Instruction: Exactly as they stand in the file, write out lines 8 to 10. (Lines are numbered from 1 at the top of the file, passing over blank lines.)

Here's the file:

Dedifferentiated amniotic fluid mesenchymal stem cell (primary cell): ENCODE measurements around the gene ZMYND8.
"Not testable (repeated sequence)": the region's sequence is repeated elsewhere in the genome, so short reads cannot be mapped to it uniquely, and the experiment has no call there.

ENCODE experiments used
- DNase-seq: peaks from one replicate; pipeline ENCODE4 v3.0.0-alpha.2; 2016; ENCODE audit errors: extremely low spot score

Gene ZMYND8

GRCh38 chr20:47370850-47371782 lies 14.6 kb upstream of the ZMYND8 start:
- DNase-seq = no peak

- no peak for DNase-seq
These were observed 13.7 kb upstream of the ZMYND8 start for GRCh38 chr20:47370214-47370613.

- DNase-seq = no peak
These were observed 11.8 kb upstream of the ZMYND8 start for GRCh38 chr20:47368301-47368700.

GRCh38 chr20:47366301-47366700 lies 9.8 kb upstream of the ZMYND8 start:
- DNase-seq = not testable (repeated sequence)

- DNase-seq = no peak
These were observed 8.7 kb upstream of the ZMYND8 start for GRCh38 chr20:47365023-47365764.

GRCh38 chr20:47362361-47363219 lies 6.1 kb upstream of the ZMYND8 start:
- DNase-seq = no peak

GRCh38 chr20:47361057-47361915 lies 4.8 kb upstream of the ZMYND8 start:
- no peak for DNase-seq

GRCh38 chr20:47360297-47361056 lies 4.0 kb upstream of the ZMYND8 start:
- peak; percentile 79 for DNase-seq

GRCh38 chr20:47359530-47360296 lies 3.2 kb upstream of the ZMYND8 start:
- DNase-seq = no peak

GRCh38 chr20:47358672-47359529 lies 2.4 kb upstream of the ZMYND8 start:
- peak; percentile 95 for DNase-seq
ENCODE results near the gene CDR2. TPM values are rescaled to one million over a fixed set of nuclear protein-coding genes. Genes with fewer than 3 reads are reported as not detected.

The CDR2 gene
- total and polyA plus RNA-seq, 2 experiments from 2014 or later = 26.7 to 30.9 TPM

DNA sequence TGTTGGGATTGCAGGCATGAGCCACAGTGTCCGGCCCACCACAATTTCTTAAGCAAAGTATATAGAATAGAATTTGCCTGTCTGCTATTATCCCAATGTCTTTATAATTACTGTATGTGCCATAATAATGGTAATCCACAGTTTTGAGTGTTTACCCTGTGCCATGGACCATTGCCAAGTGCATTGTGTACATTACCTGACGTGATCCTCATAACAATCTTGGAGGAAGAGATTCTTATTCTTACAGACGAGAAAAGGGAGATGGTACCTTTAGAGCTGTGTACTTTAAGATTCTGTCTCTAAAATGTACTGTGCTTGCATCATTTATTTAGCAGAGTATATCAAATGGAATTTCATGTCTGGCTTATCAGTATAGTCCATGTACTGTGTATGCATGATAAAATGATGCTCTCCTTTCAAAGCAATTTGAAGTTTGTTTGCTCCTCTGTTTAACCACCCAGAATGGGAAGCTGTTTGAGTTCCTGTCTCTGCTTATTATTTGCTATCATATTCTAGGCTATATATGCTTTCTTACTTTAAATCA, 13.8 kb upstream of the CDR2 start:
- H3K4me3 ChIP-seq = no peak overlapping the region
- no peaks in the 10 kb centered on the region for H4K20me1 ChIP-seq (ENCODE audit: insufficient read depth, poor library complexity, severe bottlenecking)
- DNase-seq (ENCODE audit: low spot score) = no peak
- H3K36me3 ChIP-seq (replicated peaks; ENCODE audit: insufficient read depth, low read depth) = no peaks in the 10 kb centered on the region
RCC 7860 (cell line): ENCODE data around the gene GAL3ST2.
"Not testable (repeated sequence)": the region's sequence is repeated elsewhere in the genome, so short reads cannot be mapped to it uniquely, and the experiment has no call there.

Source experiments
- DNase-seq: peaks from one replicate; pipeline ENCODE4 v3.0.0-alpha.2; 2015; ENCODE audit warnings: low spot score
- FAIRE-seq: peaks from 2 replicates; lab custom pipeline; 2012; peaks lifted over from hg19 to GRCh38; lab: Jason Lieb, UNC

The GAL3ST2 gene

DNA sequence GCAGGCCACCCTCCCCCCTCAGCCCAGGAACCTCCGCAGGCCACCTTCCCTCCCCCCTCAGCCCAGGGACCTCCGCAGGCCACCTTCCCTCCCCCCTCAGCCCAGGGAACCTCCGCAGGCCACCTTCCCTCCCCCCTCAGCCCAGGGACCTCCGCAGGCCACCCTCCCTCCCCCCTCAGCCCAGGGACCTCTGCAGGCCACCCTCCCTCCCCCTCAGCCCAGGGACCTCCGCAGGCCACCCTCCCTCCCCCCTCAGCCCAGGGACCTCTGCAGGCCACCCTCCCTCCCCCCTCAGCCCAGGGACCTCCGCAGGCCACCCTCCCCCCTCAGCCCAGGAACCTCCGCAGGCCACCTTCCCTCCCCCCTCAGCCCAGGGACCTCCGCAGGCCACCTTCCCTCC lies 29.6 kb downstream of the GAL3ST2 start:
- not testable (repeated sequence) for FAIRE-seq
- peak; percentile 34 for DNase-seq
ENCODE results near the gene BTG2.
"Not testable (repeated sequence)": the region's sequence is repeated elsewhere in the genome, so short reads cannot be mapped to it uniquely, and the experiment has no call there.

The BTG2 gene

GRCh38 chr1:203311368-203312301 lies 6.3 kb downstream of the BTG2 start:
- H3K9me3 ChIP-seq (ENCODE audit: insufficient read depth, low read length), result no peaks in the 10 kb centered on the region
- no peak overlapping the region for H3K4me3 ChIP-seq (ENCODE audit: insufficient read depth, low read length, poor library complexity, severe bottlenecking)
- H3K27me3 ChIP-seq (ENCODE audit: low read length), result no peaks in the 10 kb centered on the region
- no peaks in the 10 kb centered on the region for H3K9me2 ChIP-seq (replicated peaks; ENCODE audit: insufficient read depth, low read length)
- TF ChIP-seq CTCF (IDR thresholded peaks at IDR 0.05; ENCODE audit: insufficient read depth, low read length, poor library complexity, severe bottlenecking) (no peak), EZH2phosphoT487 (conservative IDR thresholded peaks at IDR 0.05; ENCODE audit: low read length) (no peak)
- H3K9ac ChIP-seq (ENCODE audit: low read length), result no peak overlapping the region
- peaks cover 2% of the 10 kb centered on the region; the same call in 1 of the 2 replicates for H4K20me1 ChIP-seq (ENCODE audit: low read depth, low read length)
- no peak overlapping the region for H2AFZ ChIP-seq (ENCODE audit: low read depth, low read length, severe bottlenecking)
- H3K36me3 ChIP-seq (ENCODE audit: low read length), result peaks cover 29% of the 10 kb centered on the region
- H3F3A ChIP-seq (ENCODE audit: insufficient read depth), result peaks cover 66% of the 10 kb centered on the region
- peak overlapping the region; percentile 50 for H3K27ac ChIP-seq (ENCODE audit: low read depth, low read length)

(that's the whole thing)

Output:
- no peak for DNase-seq
These were observed 13.7 kb upstream of the ZMYND8 start for GRCh38 chr20:47370214-47370613.

- DNase-seq = no peak